3 reasons to love chamomile

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3 reasons to love chamomile

teaIf you’ve ever sipped a cup of chamomile tea, then you know its mild sweetness and delicate aroma can be instantly soothing on its own.

Now researchers have discovered this popular herb is also rich in compounds that can make every menstrual cycle better.

That’s because it…

1. Eases menstrual cramps
If period pain is bothering you, try sipping one to two cups of chamomile tea. According to a 2005 study from the U.K.’s Imperial College London, chamomile boosts your body’s level of glycine, an amino acid that calms uterine spasms, quieting menstrual cramps. 

2. Helps you sleep
There are several points in your monthly cycle when it can be more difficult to fall asleep or stay asleep, for instance, during your Week 2 when high estrogen is revving energy, which can spur anxiety or racing thoughts, and during the first half of your Week 3 (approximately Day 15 to Day 18 of your cycle) and throughout your premenstrual Week 4 due to a drop in estrogen, which can trigger insomnia.

If you want to avoid over-the-counter or prescription sleep aids, try chamomile instead. This herb has been used for centuries as a way to get better sleep. Now researchers think they know why it works: According to the British study cited above, glycine is a nerve relaxant exerting a mild sedating effect that can make it easier to drift off and stay asleep. Chamomile also contains chrysin–a bioflavonoid that could have a slight anti-anxiety effect when ingested, research shows.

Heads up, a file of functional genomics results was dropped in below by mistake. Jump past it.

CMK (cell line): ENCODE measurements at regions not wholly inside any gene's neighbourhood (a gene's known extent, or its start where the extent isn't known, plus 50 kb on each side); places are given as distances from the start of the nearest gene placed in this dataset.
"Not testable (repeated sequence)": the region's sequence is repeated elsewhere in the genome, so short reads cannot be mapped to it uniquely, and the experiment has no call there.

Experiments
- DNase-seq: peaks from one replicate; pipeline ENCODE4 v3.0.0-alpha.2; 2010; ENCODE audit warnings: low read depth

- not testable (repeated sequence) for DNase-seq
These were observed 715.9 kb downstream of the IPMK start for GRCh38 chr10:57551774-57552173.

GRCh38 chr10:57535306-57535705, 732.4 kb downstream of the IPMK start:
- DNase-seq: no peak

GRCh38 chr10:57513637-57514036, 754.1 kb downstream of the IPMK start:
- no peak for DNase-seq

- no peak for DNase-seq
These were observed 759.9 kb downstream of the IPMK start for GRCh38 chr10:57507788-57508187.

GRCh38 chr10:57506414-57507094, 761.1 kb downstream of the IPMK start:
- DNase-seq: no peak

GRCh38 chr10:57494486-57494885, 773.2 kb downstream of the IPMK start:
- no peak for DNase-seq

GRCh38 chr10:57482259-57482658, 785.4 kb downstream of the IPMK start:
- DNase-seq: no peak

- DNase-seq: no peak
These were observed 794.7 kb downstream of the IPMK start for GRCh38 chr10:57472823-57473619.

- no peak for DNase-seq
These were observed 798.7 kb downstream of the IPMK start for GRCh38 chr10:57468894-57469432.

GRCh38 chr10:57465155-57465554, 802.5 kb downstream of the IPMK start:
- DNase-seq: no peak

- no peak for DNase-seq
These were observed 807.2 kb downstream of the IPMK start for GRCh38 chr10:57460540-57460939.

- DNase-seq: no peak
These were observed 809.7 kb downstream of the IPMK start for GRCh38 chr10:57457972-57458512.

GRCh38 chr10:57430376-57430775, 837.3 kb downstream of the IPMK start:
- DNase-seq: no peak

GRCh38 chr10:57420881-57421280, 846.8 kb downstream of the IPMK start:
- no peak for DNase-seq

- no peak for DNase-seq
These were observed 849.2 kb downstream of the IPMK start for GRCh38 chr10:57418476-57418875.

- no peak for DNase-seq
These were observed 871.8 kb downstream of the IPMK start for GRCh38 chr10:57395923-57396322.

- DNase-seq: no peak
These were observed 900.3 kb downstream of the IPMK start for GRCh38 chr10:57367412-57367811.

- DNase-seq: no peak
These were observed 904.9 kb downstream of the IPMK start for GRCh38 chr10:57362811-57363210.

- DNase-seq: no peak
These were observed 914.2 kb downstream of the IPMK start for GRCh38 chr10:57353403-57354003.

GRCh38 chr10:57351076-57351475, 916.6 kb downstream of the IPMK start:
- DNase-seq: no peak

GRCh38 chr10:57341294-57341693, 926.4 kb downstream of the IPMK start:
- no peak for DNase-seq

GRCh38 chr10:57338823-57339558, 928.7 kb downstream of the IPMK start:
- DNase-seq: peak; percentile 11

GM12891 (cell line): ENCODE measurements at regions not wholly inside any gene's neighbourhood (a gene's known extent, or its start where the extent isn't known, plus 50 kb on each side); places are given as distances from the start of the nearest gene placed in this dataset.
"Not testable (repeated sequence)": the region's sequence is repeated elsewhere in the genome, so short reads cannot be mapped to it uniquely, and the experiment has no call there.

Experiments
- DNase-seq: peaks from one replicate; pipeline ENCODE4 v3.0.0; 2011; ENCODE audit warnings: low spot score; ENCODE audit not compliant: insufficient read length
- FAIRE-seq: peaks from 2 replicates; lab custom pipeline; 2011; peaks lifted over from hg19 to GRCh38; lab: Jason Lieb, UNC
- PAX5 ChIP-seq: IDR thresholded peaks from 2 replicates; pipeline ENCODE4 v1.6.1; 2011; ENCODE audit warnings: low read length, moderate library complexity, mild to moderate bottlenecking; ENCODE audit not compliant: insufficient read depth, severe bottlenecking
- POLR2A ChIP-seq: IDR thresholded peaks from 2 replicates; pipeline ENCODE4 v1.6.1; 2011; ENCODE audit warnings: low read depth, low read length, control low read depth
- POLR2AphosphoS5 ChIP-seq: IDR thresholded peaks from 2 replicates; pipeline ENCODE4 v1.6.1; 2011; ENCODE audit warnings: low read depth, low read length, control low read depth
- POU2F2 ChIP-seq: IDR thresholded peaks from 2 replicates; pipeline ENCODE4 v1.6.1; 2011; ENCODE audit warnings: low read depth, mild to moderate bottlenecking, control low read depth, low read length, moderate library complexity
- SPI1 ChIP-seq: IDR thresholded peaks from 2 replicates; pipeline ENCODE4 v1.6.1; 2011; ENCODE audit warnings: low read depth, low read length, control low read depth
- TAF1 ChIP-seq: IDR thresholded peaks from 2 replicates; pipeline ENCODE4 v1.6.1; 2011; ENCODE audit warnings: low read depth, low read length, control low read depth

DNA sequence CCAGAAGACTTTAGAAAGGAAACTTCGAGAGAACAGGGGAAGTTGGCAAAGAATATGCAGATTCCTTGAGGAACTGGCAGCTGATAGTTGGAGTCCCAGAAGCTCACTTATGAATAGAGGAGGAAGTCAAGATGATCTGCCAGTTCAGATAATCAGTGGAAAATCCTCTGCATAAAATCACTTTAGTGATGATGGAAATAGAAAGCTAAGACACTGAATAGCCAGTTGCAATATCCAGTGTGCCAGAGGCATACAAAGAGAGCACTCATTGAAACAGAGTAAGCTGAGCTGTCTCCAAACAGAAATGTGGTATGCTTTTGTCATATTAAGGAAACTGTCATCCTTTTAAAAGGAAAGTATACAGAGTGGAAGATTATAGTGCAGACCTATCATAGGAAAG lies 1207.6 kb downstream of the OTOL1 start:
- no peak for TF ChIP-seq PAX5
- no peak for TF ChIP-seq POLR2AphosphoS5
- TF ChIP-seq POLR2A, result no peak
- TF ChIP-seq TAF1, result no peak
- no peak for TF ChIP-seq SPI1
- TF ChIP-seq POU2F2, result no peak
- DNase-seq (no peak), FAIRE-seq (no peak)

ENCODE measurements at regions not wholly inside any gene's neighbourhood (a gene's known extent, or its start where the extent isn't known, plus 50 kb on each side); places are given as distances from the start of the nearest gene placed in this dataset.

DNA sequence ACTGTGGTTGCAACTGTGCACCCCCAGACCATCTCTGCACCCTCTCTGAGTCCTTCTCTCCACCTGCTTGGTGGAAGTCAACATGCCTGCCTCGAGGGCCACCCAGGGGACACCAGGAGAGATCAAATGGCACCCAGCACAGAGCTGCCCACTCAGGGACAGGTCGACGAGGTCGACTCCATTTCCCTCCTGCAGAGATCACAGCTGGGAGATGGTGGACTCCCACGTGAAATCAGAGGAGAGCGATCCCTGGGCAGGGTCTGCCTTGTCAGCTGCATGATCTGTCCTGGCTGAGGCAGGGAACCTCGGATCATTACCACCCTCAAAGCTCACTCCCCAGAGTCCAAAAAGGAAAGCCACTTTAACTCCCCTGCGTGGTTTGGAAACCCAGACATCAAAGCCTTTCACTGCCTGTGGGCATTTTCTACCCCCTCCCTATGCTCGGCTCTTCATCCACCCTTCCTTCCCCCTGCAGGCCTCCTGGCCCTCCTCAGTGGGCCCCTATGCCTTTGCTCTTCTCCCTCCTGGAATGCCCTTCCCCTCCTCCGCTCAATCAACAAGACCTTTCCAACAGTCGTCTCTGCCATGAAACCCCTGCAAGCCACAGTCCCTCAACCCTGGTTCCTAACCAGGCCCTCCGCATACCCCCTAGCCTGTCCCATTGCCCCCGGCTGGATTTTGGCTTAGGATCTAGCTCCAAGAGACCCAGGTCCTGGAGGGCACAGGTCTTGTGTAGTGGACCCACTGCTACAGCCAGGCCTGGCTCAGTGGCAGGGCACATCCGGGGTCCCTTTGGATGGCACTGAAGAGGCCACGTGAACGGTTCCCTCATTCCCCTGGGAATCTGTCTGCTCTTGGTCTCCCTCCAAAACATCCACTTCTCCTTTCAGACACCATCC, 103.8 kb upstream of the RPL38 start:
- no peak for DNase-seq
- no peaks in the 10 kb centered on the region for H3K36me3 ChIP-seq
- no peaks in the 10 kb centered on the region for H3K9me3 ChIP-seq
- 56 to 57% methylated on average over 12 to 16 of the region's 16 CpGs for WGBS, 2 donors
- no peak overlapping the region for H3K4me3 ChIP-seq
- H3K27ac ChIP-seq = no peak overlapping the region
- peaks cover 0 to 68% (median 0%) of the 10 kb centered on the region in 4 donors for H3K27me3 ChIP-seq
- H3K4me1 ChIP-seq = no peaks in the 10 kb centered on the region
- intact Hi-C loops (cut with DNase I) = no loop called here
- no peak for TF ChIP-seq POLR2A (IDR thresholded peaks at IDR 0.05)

For the best results, sip one to two cups of chamomile tea at least two hours prior to bedtime, giving yourself plenty of time to empty your bladder before turning in.

3. Boosts your mood
Get blue or anxious in the week or two leading up to your period? The problem could be descending estrogen, which brings down levels of mood-regulating serotonin. Or it could be due to progesterone, which can trigger sadness in women who are sensitive to this hormone. Whatever the cause, chamomile may be useful for perking up a dour premenstrual mood and ushering in soothing calm. That’s the word from University of Pennsylvania School of Medicine researchers whose small study found that patients who were given daily doses of chamomile extract for eight weeks experienced a “clinically meaningful” reduction in depression and anxiety symptoms compared to those who took a placebo.

Tip: To brew chamomile tea, steep one teabag or one tablespoon of dried chamomile in a covered cup for 10 minutes in boiled water that has been allowed to cool for one minute.

Note: Avoid chamomile if you have ragweed allergies or are taking blood thinners. Visit Drugs.com for more drug interaction information.

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